Where a Personal Representative (PR) is required to administer an Estate which includes a property in poor condition, can the PR make improvements to the property in the hope that a higher sale price can be achieved and does the PR need the consent of the beneficiaries to spend money to achieve this?
One of many duties of a PR is to identify the deceased’s liabilities and assets. This will involve recovering payment of any debts owed to the deceased, paying any debts due, and convert assets into money (where appropriate).The PR must keep the assets safe and has a duty to administer the estate to the beneficiaries and any creditors of the deceased.
If the estate’s assets will not be distributed for some time, a PR may be under a duty to invest the monies in order to avoid loss or waste to an asset or investment. The terms of the Will may specify a general requirement to invest or even a requirement to make specific types of investment.
The general power of investment arises from Section 3 of the Trustee Act 2000. Rules about advice and the duty of care are set out in Sections 1, 4 and 5 of the Trustee Act 2000. This governs the kind of investments that a PR can make and the extent of the duty and exercise of reasonable skill and care imposed upon a PR.
Provided the PR is able to pay all specific legacies detailed in the Will and has advertised for unknown creditors and has covered all testamentary and administration expenses and is left with a cash sum available in which to carry out the improvements the PR may consider if that cash can be “invested” in the property, subject to the PR’s duties.
In the absence of an express power of investment in the Will, PR’s have an implied statutory power of investment under Section 3 of the Trustee Act 2000. Under Section 8 of the Trustee Act 2000, the PR has all the powers of an absolute beneficial owner in relation to estate land. Provided a PR is confident they can show they have acted with due diligence, skill and care, considered diversification, and reviewed investment, etc. it is likely a PR will have sufficient power to use estate cash to improve the property but with a duty to act prudently. (The full range of duties are beyond the scope of this article. Full details can be found at www.legislation.gov.uk/ukpga/2000/29/contents)
Residuary beneficiaries do not have proprietary rights over specific assets (e.g. the property itself) unless they have been appropriated to them. They only have a right to take action against the executor if the estate is maladministered. The beneficiary therefore may not be able to prevent the executor from using cash to improve the property.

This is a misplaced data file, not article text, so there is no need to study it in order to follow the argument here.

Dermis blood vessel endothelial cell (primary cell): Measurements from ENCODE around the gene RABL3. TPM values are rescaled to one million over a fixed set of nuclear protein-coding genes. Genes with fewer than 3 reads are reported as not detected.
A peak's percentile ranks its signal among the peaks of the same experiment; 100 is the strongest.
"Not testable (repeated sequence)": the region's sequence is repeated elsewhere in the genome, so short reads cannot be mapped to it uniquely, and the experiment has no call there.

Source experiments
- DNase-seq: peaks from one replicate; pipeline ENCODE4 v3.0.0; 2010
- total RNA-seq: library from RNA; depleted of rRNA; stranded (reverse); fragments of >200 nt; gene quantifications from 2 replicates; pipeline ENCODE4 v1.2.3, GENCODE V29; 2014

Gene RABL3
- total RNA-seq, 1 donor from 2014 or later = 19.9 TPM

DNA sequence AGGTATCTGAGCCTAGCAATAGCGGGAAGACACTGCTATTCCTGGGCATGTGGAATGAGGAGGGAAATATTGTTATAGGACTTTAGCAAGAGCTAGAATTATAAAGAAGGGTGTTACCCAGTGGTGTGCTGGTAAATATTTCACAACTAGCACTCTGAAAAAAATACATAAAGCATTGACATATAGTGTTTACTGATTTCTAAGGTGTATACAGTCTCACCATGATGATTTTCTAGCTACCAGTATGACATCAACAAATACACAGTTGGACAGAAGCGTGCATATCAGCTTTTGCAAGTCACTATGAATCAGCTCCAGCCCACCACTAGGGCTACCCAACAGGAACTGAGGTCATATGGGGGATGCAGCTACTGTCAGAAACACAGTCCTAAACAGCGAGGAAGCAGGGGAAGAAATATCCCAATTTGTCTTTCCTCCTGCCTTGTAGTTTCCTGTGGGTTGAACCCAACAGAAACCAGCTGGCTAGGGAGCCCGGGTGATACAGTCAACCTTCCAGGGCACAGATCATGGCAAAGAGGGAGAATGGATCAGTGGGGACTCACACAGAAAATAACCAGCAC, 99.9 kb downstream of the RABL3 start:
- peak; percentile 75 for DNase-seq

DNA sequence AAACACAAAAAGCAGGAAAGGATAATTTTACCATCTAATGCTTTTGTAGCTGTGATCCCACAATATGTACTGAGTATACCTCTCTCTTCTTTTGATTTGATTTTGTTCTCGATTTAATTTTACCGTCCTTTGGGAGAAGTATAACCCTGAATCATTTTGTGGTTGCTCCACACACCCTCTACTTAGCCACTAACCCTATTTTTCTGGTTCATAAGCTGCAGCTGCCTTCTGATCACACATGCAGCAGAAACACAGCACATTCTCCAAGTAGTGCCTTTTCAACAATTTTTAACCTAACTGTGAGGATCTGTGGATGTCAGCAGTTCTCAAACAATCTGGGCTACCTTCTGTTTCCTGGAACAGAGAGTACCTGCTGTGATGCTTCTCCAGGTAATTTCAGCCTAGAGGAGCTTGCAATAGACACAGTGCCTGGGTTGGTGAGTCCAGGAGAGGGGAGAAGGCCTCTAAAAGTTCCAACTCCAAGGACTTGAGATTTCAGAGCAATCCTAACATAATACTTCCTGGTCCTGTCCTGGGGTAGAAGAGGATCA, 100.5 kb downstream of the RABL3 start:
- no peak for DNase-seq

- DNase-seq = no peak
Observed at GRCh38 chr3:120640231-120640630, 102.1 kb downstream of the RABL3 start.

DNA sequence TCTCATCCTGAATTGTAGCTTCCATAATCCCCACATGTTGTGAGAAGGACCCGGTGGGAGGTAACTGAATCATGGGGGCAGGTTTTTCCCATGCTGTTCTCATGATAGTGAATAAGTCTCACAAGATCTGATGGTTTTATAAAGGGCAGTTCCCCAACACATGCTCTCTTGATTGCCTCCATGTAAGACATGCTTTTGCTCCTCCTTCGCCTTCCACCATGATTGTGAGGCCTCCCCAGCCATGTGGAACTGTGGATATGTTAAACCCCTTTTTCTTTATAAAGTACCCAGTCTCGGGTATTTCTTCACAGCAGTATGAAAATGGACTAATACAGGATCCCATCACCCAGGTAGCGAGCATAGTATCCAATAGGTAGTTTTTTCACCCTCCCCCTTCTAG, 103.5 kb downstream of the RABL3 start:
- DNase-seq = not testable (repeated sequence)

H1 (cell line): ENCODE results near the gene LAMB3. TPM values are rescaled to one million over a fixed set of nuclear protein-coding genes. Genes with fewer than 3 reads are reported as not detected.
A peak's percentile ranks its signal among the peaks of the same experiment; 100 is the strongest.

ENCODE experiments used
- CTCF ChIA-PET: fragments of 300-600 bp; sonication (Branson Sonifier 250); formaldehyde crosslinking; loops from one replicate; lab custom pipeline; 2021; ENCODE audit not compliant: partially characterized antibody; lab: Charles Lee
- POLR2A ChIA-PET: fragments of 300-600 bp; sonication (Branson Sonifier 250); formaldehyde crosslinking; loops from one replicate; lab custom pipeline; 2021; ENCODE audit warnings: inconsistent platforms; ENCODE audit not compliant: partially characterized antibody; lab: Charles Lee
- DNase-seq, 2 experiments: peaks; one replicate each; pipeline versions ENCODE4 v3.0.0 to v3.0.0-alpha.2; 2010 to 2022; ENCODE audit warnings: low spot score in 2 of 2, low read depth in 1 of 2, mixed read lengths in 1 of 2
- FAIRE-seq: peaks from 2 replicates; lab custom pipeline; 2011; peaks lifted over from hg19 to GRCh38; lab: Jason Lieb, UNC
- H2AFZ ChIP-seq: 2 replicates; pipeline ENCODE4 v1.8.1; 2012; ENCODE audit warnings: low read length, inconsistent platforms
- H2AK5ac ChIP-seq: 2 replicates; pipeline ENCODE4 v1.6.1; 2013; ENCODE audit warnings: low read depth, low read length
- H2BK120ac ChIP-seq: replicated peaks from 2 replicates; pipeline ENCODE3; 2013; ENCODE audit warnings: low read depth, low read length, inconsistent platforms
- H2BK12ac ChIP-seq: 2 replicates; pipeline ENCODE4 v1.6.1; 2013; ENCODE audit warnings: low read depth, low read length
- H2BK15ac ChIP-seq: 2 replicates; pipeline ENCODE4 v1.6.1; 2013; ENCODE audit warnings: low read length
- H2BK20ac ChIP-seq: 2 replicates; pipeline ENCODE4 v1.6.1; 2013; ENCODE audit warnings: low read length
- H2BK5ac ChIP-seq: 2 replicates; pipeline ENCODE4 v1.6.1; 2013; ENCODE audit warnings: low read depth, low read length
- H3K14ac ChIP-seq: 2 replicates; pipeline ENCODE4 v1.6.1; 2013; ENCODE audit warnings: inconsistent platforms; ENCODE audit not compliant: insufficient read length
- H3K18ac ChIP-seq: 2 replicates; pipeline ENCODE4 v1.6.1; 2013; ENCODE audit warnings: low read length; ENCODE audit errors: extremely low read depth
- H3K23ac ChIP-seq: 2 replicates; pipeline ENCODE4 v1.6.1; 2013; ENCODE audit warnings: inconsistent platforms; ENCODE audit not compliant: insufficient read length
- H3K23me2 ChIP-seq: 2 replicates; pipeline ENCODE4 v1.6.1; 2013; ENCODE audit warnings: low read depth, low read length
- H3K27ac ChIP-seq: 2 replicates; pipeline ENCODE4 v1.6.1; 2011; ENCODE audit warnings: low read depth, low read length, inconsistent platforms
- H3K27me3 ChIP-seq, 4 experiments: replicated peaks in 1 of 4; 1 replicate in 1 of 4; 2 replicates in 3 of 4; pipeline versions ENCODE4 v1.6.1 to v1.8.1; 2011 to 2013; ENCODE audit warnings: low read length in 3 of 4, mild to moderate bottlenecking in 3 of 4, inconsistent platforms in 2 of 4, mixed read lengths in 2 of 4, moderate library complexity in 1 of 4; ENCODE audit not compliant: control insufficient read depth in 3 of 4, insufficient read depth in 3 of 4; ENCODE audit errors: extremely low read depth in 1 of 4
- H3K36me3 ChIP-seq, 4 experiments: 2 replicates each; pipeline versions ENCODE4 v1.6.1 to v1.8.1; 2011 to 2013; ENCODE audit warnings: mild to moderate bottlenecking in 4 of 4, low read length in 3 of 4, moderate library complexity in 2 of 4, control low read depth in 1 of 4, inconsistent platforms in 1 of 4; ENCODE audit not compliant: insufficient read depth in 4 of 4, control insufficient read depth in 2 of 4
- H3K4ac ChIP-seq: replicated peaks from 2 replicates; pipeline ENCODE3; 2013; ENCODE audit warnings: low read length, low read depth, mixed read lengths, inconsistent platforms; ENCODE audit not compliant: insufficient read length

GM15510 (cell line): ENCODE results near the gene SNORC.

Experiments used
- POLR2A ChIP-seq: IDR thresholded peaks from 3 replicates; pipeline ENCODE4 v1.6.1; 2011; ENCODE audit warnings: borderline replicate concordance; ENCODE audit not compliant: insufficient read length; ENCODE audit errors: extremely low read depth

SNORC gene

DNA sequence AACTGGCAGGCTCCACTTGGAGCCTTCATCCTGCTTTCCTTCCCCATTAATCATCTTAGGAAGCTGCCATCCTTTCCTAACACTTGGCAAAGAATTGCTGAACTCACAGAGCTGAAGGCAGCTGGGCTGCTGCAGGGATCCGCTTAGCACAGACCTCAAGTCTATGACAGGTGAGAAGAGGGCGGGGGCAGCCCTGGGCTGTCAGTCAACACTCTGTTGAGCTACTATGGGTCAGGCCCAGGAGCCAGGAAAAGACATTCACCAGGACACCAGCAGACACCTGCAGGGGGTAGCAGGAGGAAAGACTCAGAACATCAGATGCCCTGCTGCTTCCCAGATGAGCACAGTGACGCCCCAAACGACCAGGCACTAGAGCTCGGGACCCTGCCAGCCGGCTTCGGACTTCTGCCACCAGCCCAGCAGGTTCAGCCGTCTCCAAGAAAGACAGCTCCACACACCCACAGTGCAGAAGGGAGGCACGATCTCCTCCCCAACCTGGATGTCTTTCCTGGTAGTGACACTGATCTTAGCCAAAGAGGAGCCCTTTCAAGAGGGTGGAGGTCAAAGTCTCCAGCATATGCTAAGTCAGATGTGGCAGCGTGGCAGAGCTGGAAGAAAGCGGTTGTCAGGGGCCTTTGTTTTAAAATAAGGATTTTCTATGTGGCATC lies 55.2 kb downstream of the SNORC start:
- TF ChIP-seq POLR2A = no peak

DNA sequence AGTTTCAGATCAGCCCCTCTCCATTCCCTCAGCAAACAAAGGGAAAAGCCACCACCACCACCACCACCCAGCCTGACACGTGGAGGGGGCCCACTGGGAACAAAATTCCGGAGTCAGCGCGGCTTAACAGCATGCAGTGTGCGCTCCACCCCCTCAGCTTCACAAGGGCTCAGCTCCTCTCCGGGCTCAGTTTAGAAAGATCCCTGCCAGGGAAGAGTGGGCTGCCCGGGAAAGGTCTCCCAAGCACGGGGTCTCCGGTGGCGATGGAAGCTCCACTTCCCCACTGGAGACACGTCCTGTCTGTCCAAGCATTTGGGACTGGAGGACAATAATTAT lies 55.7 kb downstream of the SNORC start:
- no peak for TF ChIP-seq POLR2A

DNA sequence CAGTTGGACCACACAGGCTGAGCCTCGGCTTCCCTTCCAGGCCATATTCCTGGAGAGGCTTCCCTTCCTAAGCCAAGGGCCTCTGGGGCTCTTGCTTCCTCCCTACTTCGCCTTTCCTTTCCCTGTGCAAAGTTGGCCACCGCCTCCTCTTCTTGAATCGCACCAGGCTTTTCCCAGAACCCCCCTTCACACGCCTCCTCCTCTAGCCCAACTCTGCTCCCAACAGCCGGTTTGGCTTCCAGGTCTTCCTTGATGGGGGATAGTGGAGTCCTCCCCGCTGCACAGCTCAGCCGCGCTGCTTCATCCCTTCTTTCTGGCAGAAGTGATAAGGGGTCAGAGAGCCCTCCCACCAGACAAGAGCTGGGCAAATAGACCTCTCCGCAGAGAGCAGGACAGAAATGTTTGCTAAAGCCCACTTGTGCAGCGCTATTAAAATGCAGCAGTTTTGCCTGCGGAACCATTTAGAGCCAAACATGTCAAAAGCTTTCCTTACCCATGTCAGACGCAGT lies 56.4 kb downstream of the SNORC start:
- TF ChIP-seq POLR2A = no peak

If the PR’s decision to use cash to make the property more saleable is made negligently, without properly weighing up the risks involved, the residuary beneficiaries may be able to bring an action against the PR’s if they can show this caused loss to the estate.
To reduce the risk to the PR of a negligence action, an independent property valuation and report advising on the merits of sale with and without improvements may be beneficial. It may show the extent of the PR’s exercise in their reasonable skill and duty of care and whether the cost of the improvements was justified in the delay in sale and expected increase in value. In the current property market, where there is a degree of uncertainty, the PR may consider that it will be difficult to sell the property quickly without carrying out improvements. On the other hand, there may be a risk that the property still doesn’t sell and that the cash that is injected into the improvements is not recouped on sale.
A PR is probably not obliged to involve the residuary beneficiaries in the investment choice but it may be prudent to consult them to avoid a claim later if the cash investment in the property does not result in an increase in the sale price or a quicker sale.
A PR who is genuinely unsure on their options and risks a claim from residuary beneficiaries may seek the Court’s guidance by making an application for directions in the estate administration before taking a particular course of action. Such an application will add costs to the estate administration but will give protection for a concerned PR.
Each estate will have different issues and our Contested Probate Team have encountered similar situations over the years. We are well placed to advise on a case by case basis. Contact our Contested Probate Team for a free initial consultation.
The contents of this article are for the purposes of general awareness only. They do not purport to constitute legal or professional advice. The law may have changed since this article was published. Readers should not act on the basis of the information included and should take appropriate professional advice upon their own particular circumstances.